The Low Down On Green Living
May 4th, 2009
About a year ago, we installed a reverse osmosis water filter in our home. We weren’t particularly concerned about any specific contaminant, but just wanted to make sure we were drinking and cooking with safe, clean water. In this last year, we’re not as happy about the water filter as we thought we’d be. First of all, we don’t have the correct pressure in our household pipes to adequately pump our water through the filter system, so the water practically trickles out. We leave a pitcher under the faucet to let it fill while we’re doing other things. Second, reverse osmosis filters waste about 3-4 gallons of water for every gallon of filtered water it creates. That’s not very efficient! And lastly, we’re a bit dismayed that the filter takes out all the good and beneficial minerals like calcium, potassium and magnesium. We have other friends who add natural sea salt back into their water to make up for that, but we’re not willing to drink salty water.
So that leaves us with a system that wastes water, removes the stuff we want, but basically gets rid of all the stuff we don’t want - not very ideal. We keep coming across counter top gravity water filters that may be a great alternative though. They’ve been around for a number of years, but either just weren’t all that well-known or most likely, weren’t marketed very well. Gravity or drip water filters rely on the same principle that your Brita or Pur water filter uses, but on a larger scale. They sit on your counter top or a stand exactly like your water cooler would, and many of them look beautiful too. You simply pour water from your sink in through the top and let gravity power the filtration process.
If you haven’t already done so, test your culinary water with a test kit to determine what kinds of contaminants you’re dealing with - maybe you don’t need to filter your water at all. The main contaminants you’re looking to remove are:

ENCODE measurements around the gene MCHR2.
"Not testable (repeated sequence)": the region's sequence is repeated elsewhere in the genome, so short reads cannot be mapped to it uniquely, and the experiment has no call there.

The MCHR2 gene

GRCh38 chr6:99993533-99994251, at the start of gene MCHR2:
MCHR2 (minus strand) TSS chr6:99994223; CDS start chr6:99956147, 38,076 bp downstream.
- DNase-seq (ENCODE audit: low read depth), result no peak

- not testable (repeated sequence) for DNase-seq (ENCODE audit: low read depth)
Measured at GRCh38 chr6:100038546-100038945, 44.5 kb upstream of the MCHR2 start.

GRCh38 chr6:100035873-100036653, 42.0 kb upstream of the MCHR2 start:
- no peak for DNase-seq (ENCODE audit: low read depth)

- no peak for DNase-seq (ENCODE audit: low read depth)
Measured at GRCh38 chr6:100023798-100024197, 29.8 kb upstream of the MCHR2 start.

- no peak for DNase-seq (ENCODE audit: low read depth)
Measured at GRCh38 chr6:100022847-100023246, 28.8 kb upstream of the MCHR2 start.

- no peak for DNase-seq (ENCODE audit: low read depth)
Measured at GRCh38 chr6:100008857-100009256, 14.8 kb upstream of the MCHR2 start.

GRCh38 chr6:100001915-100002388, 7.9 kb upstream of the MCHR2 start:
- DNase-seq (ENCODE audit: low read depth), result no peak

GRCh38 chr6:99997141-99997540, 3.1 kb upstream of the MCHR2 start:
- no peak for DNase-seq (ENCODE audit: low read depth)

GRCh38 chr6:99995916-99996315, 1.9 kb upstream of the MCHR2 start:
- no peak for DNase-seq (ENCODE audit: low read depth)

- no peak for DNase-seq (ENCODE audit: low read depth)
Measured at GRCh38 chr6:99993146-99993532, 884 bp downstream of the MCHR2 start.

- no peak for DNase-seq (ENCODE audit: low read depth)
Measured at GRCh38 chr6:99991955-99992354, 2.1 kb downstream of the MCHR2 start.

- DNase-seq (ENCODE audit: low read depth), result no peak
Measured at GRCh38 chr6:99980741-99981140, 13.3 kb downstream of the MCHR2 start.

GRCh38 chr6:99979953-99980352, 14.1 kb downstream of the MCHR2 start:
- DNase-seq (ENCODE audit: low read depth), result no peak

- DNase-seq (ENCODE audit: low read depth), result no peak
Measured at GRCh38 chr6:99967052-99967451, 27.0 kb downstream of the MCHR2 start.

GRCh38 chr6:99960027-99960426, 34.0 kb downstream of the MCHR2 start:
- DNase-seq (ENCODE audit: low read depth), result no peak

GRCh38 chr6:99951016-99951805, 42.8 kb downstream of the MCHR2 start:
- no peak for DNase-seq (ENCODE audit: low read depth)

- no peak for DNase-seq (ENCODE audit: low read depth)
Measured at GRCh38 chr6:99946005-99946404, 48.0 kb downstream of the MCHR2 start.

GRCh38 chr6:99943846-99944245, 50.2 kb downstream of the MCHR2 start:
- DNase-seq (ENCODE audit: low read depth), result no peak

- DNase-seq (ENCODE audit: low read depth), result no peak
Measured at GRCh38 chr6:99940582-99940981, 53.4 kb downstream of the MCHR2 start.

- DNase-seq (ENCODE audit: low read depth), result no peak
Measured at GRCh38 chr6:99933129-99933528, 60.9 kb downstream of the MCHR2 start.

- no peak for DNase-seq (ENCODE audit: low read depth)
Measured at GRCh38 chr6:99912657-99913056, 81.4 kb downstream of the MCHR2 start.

- Chlorine and chloramines
- Volatile Organic Compounds (pesticides, herbicides, etc.)
- Heavy metals (Lead, Mercury, Aluminum, Cadmium, Chromium, Copper)
- Bacterial and viruses (Giardia and Cryptosporidium)
- General Sediment
Once you know what you’re dealing with, you can choose your filter better or upgrade for specific contaminants. Chlorine and VOCs are some of the most harmful toxins, so make sure your filter can take care of those.
One of our favorite gravity feed water filters is the OVOPUR, by Aquaovo. It’s sleek, egg-shaped counter top design is beautiful and functional all at the same time. The activated carbon, quartz, copper and zinc filter will last 4 months or up to 530 gallons of water. It is constructed from a white lead-free porcelain and would make a beautiful addition to anyone’s home. They also make a smaller version called the Ovobar.
Doulton has been making water filters for years now and has a number of different models from stainless steel to ceramic or stoneware counter top filters. The British Berkfield model has two SuperSterasyl self-sterilizing ceramic elements made from diatomaceous earth, silver and activated carbon. This filter should last about 6 months and can be cleaned by hand if it gets dirty with sediment. While the Berkfield looks a bit too much like a coffee urn for us, we really like their Jade Stoneware Model, which filters up to 6 gallons a day.
Our other favorite is the beautiful terracotta filter by Stefani, which not only filters your water but also naturally cools it by evaporation. There are a number of different models available, but our favorite is a French Provence inspired design, which will last for 6 months or 300 gallons of water. The granular activated charcoal filter is made from coconut shells and a KDF media are made in Brazil. Stefani may not be producing this exact model anymore, but they have many styles for sale on their website.
Prices for these counter top water filters range anywhere from $189 to $620, and additional filters cost anywhere from $59 to $180. Reverse osmosis systems are about the same price as a gravity filter, but when you factor in the fact that these filters don’t cost any money to run like a traditional reverse osmosis filter, they don’t take away the beneficial minerals and they don’t waste water, the gravity feed system seems like the better choice. These gravity feed water filters are so efficient and effective that they are being used in third world countries to provide safe drinking water to those that have no access.
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